So microbiology is my work passion. Or to put it another way (and more realistically), there are some areas of clinical microbiology that I am passionate about. I love the concept of diagnostic stewardship, mainly because I hate unnecessary wastage. I enjoy antimicrobial stewardship, because I don’t mind taking responsibility for my actions, and mistakes. I  find microbiology automation and molecular diagnostics fascinating, because I have always been someone who looks forward to the future as opposed to looking back at the past. I have a keen interest in the diagnosis and psychology of sexually transmitted infections, mainly because I live a sheltered life!

I quite enjoy doing data analysis, probably because I loved mathematics at school. I much prefer writing protocols as opposed to following them, likely the result of a rebellious personality. I love challenging traditional microbiological methods and processes, simply because there is so much dogma and inefficiency to challenge. And I don’t mind teaching, because I quite enjoy showing off whatever knowledge I have!

But there are plenty of things I am not passionate about with regards to microbiology. I have no interest in the 10 different carbapenemase genes most commonly found in New Zealand, because I have never been a details person. I am not much good at leading research, because I simply don’t have the patience or persistence. And I am not a big fan of meetings because I am not a great talker. I also believe in the mantra that the productivity of any committee is inversely proportional to the number of members it contains.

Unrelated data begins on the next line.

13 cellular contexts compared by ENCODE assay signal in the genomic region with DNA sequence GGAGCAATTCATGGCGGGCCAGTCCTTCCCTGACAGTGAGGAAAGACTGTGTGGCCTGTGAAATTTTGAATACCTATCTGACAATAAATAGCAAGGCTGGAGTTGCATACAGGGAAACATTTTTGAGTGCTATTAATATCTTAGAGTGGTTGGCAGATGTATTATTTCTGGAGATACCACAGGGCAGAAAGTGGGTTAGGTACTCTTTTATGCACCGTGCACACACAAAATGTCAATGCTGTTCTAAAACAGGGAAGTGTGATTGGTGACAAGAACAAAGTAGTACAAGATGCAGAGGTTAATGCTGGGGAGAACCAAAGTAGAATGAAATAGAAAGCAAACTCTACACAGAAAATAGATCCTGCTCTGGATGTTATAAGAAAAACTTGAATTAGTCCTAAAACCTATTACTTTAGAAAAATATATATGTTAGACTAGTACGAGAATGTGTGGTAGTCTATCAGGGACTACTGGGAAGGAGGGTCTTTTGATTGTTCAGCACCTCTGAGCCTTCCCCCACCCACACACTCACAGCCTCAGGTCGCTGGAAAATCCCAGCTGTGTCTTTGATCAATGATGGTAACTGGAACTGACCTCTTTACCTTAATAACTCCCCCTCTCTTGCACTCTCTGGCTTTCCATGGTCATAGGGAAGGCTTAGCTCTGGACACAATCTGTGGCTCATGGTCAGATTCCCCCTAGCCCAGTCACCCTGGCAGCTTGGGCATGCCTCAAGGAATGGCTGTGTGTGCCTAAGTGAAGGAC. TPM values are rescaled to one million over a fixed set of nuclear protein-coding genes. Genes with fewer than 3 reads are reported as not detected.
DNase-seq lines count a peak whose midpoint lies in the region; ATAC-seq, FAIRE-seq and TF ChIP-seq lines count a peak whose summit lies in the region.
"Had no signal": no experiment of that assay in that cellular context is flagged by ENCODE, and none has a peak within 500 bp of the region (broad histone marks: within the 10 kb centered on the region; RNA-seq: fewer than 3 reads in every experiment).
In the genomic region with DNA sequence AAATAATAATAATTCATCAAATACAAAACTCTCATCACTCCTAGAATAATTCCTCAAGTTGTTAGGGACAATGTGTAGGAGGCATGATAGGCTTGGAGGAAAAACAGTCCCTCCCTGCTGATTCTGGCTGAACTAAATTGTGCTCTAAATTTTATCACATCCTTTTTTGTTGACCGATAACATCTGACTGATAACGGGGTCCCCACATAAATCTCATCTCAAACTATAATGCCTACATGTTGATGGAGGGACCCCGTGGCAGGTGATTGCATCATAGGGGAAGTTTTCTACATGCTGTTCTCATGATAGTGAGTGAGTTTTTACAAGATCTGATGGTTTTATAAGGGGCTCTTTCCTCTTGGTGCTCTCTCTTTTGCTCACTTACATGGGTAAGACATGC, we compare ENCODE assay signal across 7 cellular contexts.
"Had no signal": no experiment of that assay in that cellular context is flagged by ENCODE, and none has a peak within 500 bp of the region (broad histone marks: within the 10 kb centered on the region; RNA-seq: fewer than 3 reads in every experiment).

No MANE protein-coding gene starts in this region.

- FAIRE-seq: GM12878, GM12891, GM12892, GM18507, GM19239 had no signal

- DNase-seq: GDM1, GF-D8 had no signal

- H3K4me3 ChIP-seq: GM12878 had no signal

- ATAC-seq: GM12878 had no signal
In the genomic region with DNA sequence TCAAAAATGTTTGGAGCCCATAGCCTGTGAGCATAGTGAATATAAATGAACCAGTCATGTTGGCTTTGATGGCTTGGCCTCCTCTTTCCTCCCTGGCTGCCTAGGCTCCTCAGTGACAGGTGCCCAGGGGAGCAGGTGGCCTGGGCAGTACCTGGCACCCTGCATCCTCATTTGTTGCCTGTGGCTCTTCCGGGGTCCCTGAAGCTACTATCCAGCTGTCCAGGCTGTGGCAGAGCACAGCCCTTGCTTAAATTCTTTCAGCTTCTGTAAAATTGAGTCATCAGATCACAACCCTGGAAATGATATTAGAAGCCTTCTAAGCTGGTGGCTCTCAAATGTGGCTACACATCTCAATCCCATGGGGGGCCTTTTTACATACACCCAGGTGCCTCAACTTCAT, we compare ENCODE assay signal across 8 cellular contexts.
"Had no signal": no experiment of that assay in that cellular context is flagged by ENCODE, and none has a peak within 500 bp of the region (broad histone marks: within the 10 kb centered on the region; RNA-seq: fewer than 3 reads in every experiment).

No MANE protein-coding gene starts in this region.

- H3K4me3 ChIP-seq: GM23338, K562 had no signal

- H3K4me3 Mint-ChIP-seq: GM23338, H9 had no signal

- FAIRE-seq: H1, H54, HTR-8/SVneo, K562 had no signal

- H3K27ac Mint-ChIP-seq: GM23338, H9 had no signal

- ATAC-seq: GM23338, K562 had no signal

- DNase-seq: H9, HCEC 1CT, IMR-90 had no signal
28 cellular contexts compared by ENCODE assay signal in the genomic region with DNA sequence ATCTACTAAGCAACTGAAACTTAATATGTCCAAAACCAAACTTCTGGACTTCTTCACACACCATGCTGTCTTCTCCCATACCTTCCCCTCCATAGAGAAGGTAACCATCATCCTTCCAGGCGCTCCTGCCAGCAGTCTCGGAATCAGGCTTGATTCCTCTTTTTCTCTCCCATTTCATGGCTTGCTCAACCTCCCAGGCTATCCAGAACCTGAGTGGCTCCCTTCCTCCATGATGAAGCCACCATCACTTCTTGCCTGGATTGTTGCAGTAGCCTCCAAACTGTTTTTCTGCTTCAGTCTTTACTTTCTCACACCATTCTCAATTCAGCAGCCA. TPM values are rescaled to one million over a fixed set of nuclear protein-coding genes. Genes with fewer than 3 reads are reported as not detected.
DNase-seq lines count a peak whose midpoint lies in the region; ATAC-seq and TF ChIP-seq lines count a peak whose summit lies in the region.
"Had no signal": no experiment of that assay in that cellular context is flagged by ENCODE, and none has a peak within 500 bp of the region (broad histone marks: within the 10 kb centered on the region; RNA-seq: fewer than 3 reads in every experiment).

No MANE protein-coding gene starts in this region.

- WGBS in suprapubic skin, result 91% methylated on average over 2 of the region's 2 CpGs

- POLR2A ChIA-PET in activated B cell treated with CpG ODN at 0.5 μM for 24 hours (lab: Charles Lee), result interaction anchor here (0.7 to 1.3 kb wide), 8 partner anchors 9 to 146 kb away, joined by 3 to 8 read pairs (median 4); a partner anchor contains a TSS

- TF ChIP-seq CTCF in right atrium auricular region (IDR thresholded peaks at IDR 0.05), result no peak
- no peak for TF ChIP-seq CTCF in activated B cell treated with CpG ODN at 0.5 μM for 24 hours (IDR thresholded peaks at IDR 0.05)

There are usually many facets to a job in microbiology, whether you are a technician, scientist, or clinical microbiologist. You can be sure that you won’t love them all. I don’t believe anyone loves absolutely everything they do on a daily basis. Lucky for them if they do. 

I think the key is to slowly but surely manoeuvre, or fashion your job, into one where the majority of stuff you are doing each day are things you are passionate about. This may involve volunteering to take extra pieces of work on, but also actively seeking to drop things you have no interest in. It is a long process, but one we should approach conciously.

There would be no point in me spending the majority of my days doing research or sitting in tedious committee meetings. That would drive me insane.

If you can spend two thirds of your working day doing things you love doing, you are not too far off the mark.  Have you managed to manipulate your job into one you love? The alternative of course is to get another job, but often exactly the same principles apply. Every job has lots of different facets. We cannot possibly love them all…

Michael